Elie Wiesel uses Imagery to express the character’s thoughts and feelings by explaining in great detail parts of a book to make the reader picture a scene or image. The first example of imagery is as follows, “There was no time to think, and I already felt my father's hand press against mine: we were alone. In a fraction of a second I could see my mother, my sisters, move to the right. Tzipora was holding Mother's hand. I saw them walking farther and farther away; Mother was stroking my sister's blond hair, as if to protect her.” (Page 29) This quote makes a reader visualize the
He addresses a difficult topic to begin with so he uses tangible examples so the audience can comprehend what he is trying to explain. For example, when Lewis is trying to explain that time does not apply to God he uses “Suppose I'm writing a novel. I write “Mary laid down her book; next moment came a knock at the door.” For Mary, who's got to live in the imaginary time of the story, there's no interval between putting down the book and hearing the knock. But I, her creator, between writing the first part of that sentence and the second, may have gone out for an hour's walk and spent the whole hour thinking about Mary…” (Lewis Online) as an anecdote to aid the audience’s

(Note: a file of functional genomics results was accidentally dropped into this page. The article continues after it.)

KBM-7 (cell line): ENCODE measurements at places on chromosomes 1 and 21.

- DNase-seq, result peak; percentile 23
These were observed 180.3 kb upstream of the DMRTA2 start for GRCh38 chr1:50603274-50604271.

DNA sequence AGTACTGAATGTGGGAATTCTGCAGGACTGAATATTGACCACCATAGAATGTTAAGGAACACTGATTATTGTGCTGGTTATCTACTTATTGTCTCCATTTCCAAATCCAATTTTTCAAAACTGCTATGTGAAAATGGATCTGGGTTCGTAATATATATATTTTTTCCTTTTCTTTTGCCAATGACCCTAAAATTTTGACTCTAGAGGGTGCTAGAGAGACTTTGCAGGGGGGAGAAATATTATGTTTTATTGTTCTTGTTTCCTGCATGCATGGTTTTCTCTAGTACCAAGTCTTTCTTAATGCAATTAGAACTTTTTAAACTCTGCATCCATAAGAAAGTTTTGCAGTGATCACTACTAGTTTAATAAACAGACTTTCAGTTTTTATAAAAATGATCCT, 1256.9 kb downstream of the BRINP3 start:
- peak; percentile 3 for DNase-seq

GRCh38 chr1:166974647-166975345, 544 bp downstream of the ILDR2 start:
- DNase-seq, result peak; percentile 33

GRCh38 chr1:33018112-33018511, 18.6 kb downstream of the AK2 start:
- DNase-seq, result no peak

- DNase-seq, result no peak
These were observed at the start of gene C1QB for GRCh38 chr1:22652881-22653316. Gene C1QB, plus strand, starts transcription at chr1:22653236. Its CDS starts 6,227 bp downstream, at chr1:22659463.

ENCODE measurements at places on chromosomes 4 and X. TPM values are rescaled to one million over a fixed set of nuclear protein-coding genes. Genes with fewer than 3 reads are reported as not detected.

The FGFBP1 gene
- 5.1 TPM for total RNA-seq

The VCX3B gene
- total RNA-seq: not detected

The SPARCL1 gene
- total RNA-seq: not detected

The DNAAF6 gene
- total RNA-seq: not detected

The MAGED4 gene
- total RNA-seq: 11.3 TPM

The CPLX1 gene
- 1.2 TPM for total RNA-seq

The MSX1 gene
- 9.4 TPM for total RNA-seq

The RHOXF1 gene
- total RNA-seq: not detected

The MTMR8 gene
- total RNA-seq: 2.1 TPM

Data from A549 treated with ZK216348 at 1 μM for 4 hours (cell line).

In this short story, “In the Gloaming” by Alice Elliott Dark, the main characters learn that you should spend as much time as possible with family, make and never forget memories together, and how to accept death. Although the characters learn these lessons the hard way, in the end they come to understand the value of them. People will always tell you how valuable time is, but I didn't realize how true this statement is until reading this short story. In the story, it is mentioned how Laird’s dad and mom didn’t spend a lot of time with him. In the story, it states, “She had as much of him now as she had when he was an infant.” This is talking about how Janet spent most of her time with Laird when he was a baby, and she was spending that same amount of time with him now.